Richard Rose, President of Atlanta's NAACP, advocates that we sandblast the bas-relief of Confederates Jefferson Davis, Stonewall Jackson, and Robert E. Lee from the face of Stone Mountain. Months before the havoc wreaked on September 11, 2001, many of us cringed as the Taliban government of Afghanistan destroyed multiple Buddhas. How can destroying icons of another group increase respect and appreciation for your own icons? In March 2001, the government sent envoy Rahmatullah Hashimi to Washington to contextualize the destruction: "The Islamic government made its decision in a rage after a foreign delegation offered money to preserve the ancient works while a Read on →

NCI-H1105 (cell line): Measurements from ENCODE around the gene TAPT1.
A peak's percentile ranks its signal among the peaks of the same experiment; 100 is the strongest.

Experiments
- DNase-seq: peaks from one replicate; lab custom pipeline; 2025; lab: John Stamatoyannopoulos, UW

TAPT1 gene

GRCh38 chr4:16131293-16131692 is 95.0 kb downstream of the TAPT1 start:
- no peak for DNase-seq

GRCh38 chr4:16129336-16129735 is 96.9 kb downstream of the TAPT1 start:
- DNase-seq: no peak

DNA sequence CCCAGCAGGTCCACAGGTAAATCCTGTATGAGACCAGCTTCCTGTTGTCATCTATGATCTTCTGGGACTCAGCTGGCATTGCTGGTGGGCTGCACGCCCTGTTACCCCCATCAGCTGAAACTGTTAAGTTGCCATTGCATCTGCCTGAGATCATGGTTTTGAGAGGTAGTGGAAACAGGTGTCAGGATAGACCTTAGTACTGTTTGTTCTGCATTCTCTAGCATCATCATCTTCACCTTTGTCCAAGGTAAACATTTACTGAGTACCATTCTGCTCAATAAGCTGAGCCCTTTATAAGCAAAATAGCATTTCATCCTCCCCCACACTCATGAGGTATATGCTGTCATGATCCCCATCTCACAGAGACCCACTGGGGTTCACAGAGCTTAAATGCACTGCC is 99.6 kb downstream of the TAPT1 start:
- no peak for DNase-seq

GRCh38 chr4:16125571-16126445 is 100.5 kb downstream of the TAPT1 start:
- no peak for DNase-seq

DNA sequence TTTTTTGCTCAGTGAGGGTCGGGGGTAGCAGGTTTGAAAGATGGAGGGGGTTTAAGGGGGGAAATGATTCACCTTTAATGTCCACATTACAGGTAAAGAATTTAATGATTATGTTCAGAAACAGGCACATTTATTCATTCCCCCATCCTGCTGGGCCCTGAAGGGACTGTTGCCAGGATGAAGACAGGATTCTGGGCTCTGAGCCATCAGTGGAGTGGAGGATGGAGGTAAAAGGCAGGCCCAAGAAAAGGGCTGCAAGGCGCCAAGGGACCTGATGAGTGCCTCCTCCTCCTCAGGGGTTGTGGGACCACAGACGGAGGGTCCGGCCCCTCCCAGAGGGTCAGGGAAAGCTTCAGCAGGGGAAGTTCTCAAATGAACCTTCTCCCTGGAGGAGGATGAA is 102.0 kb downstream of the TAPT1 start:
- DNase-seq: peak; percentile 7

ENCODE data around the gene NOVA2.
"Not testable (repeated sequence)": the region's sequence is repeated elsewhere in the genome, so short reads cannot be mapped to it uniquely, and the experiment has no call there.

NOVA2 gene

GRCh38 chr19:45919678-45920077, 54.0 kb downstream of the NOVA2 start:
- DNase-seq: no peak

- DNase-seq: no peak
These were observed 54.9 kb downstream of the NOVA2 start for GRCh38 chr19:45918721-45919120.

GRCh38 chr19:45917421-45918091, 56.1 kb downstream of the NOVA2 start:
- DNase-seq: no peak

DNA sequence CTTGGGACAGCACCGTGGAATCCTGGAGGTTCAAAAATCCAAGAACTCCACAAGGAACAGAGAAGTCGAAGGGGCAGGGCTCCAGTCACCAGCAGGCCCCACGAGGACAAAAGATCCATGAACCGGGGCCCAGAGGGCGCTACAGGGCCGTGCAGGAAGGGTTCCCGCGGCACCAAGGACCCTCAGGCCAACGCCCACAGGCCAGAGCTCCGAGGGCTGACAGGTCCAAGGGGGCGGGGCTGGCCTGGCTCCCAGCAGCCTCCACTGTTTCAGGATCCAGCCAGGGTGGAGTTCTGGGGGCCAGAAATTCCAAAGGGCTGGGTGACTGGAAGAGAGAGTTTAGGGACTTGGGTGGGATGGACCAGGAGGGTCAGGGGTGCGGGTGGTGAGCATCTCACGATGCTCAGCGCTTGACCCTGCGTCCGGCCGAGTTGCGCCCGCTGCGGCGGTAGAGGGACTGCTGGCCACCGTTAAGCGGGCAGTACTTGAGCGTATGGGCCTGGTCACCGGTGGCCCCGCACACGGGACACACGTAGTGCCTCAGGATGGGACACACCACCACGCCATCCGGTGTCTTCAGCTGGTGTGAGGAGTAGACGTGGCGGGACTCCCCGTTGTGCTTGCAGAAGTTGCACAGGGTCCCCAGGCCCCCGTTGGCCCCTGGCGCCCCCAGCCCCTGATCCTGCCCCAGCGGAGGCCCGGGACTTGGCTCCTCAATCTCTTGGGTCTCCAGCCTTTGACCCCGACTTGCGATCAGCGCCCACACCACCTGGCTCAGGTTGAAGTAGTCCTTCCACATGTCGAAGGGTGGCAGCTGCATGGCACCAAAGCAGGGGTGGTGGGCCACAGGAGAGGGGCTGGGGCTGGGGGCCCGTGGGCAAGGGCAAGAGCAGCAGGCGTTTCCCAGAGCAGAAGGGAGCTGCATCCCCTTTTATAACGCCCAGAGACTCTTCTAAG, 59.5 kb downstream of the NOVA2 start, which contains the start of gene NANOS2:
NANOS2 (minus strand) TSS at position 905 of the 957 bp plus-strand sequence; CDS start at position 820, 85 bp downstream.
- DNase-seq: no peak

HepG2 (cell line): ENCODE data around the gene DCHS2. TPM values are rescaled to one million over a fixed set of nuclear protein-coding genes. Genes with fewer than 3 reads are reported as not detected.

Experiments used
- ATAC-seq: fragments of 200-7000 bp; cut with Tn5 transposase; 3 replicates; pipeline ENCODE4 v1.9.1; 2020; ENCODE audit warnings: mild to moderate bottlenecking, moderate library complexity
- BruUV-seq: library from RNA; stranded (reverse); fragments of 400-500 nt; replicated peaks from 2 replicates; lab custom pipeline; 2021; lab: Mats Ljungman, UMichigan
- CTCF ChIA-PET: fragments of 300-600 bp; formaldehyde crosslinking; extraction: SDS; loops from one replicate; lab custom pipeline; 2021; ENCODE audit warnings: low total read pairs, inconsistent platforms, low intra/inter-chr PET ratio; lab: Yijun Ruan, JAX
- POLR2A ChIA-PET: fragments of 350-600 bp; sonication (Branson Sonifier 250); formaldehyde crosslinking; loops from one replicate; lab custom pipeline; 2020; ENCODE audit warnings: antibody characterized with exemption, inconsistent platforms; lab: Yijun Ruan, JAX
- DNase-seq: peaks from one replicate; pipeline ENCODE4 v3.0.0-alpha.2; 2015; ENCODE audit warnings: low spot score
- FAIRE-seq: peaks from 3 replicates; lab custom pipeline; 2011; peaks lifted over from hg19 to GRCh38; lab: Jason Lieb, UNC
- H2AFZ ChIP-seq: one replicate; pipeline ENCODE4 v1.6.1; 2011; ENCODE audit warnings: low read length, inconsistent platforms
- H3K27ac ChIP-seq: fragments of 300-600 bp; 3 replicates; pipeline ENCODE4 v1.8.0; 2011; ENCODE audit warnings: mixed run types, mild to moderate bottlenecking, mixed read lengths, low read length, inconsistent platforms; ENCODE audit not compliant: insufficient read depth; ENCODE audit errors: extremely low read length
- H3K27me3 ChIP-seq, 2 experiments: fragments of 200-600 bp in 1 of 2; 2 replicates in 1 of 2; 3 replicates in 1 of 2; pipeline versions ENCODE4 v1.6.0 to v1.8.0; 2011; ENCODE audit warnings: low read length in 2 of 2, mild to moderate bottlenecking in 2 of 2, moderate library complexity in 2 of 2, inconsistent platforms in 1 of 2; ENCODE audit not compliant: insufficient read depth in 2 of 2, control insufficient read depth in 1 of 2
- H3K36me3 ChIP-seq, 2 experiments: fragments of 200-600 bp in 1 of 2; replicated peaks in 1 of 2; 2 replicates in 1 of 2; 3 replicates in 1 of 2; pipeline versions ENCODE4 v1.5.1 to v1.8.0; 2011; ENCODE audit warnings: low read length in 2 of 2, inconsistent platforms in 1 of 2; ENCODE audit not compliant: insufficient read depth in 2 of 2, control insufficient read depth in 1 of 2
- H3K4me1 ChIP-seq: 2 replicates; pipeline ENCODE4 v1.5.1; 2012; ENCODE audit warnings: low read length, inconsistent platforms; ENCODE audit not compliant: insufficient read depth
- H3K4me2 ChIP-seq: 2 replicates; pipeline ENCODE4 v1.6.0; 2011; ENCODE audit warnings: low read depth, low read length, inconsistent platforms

At the beginning of 1997 I bought a new car. It was modest in price and style, but automatic and practical for a woman living in London. It was easy to park, small enough to fit in the narrowest spaces and comfortable to drive: a navy blue Daihatsu Charade that would not attract thieves or envy. I got it at a bargain price because one of my sons worked for a dealership. It was zippy in traffic, when traffic allowed. British roads are narrower and more congested than American ones, this small island being packed with a population of 63 million. Read on →